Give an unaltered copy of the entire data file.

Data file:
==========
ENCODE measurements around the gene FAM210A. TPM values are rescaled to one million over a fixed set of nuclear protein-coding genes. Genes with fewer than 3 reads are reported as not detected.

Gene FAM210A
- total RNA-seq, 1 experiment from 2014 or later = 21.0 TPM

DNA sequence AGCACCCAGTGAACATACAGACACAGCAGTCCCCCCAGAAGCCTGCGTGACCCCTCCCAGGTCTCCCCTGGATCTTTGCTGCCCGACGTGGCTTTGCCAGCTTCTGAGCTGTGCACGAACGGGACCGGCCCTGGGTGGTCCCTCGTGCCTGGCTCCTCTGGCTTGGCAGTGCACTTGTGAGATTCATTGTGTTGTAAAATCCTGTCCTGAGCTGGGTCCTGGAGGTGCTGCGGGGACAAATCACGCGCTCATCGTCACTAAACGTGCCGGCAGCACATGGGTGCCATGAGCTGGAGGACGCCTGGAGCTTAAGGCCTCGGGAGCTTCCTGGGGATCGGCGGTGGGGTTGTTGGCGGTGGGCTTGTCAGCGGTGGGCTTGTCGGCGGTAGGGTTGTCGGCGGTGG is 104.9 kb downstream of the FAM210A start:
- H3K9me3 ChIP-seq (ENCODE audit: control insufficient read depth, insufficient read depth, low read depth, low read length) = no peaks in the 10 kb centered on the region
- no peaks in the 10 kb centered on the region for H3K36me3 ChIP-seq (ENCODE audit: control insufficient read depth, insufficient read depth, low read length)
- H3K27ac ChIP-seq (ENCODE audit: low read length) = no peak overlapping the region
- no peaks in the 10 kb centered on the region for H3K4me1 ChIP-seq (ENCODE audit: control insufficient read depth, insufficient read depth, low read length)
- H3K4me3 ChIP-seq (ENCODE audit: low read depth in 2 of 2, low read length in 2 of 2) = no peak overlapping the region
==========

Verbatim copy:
ENCODE measurements around the gene FAM210A. TPM values are rescaled to one million over a fixed set of nuclear protein-coding genes. Genes with fewer than 3 reads are reported as not detected.

Gene FAM210A
- total RNA-seq, 1 experiment from 2014 or later = 21.0 TPM

DNA sequence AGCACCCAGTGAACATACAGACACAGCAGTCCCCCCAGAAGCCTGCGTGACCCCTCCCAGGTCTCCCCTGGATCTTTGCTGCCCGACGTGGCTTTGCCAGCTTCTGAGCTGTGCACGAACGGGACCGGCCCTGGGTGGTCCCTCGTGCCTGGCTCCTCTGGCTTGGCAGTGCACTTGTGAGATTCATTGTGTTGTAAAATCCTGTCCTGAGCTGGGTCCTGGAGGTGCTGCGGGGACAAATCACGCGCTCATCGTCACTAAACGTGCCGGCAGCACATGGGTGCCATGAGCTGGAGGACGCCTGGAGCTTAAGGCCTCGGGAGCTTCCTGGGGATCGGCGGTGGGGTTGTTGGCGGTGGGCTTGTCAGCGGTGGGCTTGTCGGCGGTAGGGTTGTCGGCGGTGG is 104.9 kb downstream of the FAM210A start:
- H3K9me3 ChIP-seq (ENCODE audit: control insufficient read depth, insufficient read depth, low read depth, low read length) = no peaks in the 10 kb centered on the region
- no peaks in the 10 kb centered on the region for H3K36me3 ChIP-seq (ENCODE audit: control insufficient read depth, insufficient read depth, low read length)
- H3K27ac ChIP-seq (ENCODE audit: low read length) = no peak overlapping the region
- no peaks in the 10 kb centered on the region for H3K4me1 ChIP-seq (ENCODE audit: control insufficient read depth, insufficient read depth, low read length)
- H3K4me3 ChIP-seq (ENCODE audit: low read depth in 2 of 2, low read length in 2 of 2) = no peak overlapping the region